How Margaret Brennan And CBS Turned ‘Face The Nation’ Into A Sunday Morning Ratings Powerhouse

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Margaret Brennan, host of CBS’s “Face the Nation.”

Chris Usher/CBS NEWS

When Face the Nation moderator Margaret Brennan came back from maternity leave in September for the start of the 2021-2022 TV season after giving birth to her second son, one significant change to CBS’s storied Sunday morning news franchise was impossible to miss. The 67-year-old program (which hits that milestone on Sunday, November 7) now had an extra name, baked right there into the title: Face the Nation With Margaret Brennan.

It was as clear a pronouncement that CBS could offer — that the identity of its consistently top-rated Sunday morning show is inextricably linked with the veteran business and foreign affairs journalist who’s moderated it since 2018. And who, more important, is unique among her peers. Both in terms of her style (“If you’re looking for anger and outrage for the sake of it? That’s not what you’ll find here,” she told me) as well as her background. The latter includes her coverage of Wall Street, the financial crisis and global markets — beats she focused on for a decade before coming to CBS from Bloomberg Television and CNBC before that.

And the show isn’t even the entirety of her professional identity. Upon her return, Margaret was also upped to CBS News’ chief foreign affairs correspondent and quickly scored an interview with Turkish President Recep Tayyip Erdogan in New York about his relationship with President Biden, the situation in Syria, and more. Also for CBS News, Brennan’s interviews with foreign leaders have included UK Prime Minister Boris Johnson, then-Israeli Prime Minister Benjamin Netanyahu, French President Emmanuel Macron, Irish Prime Minister Michael Martin, and King Abdullah II of Jordan.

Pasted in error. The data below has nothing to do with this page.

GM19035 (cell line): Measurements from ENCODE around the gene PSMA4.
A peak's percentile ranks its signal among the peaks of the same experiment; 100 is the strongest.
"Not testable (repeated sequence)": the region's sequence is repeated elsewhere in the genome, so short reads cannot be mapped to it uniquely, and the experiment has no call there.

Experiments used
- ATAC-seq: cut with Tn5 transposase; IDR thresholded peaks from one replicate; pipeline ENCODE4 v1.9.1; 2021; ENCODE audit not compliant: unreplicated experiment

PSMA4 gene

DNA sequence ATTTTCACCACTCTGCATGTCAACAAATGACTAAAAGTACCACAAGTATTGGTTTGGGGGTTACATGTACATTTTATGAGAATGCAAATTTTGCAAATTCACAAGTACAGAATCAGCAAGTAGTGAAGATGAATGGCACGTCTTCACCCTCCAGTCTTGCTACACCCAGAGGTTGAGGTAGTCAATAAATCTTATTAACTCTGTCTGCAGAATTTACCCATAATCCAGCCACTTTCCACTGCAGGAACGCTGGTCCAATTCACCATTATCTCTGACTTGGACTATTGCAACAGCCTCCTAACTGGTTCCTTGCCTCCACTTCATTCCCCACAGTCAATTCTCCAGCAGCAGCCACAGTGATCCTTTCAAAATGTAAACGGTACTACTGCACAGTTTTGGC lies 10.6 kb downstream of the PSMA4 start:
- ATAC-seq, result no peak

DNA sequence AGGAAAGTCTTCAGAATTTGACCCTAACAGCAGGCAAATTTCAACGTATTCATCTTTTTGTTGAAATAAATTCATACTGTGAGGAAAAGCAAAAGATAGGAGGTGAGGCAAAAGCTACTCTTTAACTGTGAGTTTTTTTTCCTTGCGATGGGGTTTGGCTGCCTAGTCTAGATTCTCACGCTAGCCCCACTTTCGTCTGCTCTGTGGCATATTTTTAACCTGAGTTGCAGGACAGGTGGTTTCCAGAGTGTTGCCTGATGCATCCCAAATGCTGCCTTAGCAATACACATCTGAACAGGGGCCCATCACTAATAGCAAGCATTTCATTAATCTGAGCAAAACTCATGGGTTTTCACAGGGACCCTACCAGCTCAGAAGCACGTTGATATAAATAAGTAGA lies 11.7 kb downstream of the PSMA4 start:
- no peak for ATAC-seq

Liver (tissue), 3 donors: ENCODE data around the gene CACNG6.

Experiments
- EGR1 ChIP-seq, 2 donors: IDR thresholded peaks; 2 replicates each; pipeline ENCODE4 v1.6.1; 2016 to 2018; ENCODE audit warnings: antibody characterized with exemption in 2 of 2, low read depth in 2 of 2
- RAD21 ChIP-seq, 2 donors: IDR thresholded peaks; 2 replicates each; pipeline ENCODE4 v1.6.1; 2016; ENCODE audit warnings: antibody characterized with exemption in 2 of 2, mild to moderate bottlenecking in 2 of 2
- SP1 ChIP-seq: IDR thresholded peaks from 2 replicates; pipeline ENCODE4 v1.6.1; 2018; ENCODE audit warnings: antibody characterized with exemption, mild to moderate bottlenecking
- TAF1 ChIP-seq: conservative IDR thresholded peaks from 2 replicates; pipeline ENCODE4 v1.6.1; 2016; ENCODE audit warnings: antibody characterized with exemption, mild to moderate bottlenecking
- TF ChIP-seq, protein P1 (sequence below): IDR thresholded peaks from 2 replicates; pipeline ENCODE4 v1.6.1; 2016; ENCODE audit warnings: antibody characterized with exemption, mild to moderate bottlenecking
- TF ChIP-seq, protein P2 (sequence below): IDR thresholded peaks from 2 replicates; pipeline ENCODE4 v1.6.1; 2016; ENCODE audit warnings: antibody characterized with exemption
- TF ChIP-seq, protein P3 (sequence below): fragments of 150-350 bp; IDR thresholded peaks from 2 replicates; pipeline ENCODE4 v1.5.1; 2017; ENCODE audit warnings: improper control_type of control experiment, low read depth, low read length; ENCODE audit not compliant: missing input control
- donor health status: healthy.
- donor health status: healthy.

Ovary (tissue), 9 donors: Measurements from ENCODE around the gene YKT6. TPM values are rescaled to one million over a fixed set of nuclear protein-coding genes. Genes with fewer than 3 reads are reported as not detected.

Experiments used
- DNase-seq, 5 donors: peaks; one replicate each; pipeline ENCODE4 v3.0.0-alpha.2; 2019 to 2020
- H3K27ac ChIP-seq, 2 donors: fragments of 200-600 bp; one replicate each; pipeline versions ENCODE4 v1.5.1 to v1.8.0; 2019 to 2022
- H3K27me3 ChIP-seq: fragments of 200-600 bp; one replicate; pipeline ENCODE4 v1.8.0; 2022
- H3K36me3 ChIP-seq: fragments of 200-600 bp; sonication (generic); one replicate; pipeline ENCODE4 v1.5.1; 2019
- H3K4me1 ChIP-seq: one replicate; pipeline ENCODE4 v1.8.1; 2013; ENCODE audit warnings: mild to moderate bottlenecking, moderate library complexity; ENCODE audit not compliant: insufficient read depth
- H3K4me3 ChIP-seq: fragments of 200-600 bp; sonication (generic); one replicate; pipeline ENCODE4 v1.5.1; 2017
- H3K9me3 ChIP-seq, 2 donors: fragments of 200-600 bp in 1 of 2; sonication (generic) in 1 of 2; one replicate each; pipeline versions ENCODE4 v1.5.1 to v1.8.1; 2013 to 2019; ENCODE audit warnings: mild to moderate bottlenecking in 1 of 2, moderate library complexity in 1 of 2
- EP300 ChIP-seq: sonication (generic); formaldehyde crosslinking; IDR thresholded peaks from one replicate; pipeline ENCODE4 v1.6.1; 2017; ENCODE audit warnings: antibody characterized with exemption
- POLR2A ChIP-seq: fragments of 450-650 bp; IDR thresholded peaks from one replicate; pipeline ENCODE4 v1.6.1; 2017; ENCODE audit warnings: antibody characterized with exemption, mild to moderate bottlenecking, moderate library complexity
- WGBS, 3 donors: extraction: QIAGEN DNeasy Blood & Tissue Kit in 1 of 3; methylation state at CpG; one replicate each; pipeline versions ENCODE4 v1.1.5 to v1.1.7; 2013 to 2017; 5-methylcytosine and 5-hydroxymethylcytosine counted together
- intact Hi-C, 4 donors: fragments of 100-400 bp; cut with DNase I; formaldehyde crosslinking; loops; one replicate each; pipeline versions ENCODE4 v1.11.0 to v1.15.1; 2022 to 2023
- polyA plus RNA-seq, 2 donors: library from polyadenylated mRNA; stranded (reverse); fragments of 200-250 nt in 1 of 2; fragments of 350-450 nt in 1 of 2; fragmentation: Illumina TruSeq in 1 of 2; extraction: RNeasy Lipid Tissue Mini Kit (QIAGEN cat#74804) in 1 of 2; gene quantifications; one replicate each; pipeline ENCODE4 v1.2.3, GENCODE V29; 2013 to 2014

That kind of track record is a big part of why Face the Nation is able to book so many heads of state and CEOs — with an example of the latter including FedEx

CEO Fred Smith, set to appear among the slate of guests on this Sunday’s broadcast to discuss ongoing supply chain challenges in the US.

Meanwhile, the fact that Brennan is also the only woman and working mother to helm her own Sunday morning news show? Yet another fresh perspective she brings to a program that’s produced consistent ratings leadership for CBS.

“I think personal experience always changes someone’s perspective and informs their journalism on any story, right?” Brennan told me. “We’ve talked a lot in this country about lived experiences, and certainly I think for many people one of the most relatable ones is what’s happening with their children — certainly now, in a crisis with the pandemic.

“We just saw the FDA greenlight for elementary school kids a vaccine, so we’re getting closer on one of the last segments of our population. But for my kids, I’m going to have to be waiting well into 2022, and I’m going to be experiencing this pandemic still with them, in a way that some of the country won’t. Because I will still have unprotected children, since they’re just not eligible yet. It puts it into more real terms for me.”

Brennan parlays all of that into a politics and public affairs program that’s resonating with viewers. Data from Nielsen, for example, shows that, on October 31, Face the Nation was the #1 Sunday morning show in its category. It also earned top marks for both total viewers (2.8 million) as well as for the most viewers among adults aged 25-54 (546,000).

“Face the Nation” moderator Margaret Brennan. The show celebrates its 67th anniversary on Sunday, … [+] November 7, 2021.

Chris Usher/CBS NEWS

In an interview with me ahead of the 67th anniversary episode on Sunday, Brennan opened up about how she works behind the scenes, the state of journalism today — and her deceptively simple formula for Face the Nation.